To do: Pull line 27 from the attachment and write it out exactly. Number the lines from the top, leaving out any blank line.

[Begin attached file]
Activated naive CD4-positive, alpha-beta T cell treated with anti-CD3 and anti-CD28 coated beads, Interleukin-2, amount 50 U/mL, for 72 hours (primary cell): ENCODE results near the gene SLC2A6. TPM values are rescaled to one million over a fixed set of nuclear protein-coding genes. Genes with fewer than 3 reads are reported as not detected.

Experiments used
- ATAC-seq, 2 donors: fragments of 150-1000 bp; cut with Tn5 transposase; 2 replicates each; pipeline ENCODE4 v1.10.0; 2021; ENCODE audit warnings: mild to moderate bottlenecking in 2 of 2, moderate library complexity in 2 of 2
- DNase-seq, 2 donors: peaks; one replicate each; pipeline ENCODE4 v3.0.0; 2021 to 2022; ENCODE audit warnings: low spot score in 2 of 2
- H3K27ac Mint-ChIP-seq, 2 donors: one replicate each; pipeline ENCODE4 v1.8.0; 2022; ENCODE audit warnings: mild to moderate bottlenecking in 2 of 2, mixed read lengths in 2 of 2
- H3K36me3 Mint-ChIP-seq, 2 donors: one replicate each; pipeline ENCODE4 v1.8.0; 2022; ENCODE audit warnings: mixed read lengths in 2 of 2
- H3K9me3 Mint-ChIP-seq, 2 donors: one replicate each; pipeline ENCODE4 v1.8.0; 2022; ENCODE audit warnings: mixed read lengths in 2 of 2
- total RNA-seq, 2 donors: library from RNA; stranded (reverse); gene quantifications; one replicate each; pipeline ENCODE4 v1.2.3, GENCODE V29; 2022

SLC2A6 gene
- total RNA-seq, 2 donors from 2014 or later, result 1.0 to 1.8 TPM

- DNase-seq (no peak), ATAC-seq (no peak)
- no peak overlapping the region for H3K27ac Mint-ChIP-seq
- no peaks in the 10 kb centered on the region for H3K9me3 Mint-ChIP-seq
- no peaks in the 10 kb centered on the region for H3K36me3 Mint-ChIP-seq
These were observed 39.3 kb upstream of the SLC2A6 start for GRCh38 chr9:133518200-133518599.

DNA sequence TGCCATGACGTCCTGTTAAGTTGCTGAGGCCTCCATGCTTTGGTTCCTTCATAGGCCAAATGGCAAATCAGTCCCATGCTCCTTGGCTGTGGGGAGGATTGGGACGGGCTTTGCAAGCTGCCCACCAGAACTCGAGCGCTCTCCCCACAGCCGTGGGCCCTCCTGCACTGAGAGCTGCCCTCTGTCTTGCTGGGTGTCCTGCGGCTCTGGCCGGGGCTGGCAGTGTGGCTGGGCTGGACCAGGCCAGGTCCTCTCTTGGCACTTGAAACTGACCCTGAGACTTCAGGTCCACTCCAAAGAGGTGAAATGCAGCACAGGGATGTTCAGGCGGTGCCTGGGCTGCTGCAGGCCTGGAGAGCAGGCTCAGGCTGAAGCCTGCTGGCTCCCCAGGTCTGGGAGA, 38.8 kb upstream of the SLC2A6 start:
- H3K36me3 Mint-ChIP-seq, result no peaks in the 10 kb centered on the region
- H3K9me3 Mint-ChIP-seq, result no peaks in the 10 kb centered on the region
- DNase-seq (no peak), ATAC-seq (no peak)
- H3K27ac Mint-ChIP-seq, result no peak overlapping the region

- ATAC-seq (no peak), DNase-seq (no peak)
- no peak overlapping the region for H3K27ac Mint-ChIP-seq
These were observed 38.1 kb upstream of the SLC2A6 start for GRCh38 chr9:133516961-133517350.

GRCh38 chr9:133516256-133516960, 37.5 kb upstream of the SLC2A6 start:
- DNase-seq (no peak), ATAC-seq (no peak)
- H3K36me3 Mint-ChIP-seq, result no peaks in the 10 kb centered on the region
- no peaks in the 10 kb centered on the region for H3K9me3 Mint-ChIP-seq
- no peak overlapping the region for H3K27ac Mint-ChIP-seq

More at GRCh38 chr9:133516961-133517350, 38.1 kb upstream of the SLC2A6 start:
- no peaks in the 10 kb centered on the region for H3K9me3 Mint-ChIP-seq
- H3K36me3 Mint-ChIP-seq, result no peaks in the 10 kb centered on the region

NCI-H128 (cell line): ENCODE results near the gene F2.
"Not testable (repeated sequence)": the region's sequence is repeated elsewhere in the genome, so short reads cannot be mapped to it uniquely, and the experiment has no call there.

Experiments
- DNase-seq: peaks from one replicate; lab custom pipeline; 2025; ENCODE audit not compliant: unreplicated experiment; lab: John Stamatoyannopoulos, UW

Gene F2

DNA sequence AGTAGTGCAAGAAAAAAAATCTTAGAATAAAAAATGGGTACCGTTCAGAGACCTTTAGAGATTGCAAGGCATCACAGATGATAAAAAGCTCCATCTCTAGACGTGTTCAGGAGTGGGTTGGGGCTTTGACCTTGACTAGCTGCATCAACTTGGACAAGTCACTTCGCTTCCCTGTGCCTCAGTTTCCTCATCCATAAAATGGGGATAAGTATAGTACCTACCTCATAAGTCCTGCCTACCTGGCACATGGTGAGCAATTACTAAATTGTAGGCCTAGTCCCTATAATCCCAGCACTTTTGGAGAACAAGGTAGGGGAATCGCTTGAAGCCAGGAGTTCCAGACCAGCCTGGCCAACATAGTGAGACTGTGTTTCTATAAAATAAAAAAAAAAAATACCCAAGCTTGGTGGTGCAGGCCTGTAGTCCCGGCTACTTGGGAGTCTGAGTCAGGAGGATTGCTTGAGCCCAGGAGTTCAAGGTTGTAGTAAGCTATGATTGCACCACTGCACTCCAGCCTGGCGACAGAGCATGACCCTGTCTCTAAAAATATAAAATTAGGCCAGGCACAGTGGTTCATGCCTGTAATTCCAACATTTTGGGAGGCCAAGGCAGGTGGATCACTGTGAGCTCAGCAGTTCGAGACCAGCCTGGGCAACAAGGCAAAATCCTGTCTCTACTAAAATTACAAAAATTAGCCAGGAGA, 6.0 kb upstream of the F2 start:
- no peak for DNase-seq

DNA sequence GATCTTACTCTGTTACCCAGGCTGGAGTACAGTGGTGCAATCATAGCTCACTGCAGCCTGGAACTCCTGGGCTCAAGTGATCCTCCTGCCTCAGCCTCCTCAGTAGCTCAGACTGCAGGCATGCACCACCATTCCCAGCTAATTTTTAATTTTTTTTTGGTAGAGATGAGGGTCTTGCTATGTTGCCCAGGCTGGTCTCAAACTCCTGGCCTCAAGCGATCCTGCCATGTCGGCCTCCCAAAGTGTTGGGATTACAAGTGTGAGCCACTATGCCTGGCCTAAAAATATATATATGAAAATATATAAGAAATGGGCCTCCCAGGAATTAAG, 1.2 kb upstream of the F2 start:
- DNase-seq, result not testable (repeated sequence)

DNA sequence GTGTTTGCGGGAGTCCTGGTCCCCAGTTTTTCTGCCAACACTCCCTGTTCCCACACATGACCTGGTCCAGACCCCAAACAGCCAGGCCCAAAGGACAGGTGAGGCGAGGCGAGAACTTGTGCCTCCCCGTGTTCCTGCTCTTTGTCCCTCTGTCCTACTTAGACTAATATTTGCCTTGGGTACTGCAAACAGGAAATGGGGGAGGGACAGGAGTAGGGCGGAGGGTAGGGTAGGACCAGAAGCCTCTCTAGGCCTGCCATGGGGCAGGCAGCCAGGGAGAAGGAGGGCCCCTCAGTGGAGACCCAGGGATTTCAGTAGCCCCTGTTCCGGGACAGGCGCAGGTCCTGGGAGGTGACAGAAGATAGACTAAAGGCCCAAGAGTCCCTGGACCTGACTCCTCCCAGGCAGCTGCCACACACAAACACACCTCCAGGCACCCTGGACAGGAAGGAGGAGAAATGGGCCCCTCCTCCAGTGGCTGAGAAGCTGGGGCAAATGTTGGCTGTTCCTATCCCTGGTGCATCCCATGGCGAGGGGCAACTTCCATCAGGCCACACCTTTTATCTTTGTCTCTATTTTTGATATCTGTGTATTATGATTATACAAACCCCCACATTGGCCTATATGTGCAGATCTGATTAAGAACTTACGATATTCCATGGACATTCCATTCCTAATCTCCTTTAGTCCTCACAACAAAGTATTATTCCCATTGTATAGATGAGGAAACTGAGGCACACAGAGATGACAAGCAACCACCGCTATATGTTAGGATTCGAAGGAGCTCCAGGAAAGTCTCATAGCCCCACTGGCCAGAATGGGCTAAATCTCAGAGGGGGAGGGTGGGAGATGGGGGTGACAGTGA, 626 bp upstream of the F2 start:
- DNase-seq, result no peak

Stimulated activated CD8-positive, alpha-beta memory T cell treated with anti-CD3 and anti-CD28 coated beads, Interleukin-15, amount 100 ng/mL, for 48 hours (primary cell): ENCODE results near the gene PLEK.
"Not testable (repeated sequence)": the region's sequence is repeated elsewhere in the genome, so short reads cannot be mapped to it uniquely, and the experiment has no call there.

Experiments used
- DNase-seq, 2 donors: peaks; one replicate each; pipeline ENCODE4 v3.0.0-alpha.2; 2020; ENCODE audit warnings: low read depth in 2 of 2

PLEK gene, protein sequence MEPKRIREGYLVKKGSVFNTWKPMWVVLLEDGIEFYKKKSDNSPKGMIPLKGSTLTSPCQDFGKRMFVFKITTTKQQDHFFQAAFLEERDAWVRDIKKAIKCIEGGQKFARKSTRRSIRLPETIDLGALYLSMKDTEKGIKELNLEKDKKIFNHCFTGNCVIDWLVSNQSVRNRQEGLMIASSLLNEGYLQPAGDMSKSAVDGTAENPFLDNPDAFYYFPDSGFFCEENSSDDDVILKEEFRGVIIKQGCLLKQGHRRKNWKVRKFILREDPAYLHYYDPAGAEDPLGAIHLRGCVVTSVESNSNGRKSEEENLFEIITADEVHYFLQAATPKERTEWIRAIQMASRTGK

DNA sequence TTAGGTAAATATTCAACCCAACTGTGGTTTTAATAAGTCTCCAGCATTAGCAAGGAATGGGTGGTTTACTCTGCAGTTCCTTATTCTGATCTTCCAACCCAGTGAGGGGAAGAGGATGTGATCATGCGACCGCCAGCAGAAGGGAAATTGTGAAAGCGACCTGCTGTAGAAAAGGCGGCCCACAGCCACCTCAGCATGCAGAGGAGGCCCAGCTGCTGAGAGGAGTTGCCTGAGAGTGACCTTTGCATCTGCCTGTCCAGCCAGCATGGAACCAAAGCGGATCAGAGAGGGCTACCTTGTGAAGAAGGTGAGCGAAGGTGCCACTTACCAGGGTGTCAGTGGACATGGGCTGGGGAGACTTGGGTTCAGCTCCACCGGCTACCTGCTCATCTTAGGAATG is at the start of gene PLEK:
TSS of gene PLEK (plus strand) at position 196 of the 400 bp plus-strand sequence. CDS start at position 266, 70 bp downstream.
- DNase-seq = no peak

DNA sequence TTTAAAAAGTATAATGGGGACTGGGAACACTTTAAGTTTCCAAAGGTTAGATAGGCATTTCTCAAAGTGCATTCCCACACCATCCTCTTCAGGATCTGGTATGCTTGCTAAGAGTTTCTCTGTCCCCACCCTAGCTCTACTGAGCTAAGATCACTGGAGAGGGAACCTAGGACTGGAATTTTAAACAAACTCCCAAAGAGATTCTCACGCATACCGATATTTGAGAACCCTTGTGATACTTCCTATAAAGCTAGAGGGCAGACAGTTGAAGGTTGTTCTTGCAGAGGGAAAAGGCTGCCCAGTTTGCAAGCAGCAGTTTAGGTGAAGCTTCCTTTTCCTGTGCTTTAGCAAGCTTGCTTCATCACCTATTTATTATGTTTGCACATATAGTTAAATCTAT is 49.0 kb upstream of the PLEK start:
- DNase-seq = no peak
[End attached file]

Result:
- no peaks in the 10 kb centered on the region for H3K9me3 Mint-ChIP-seq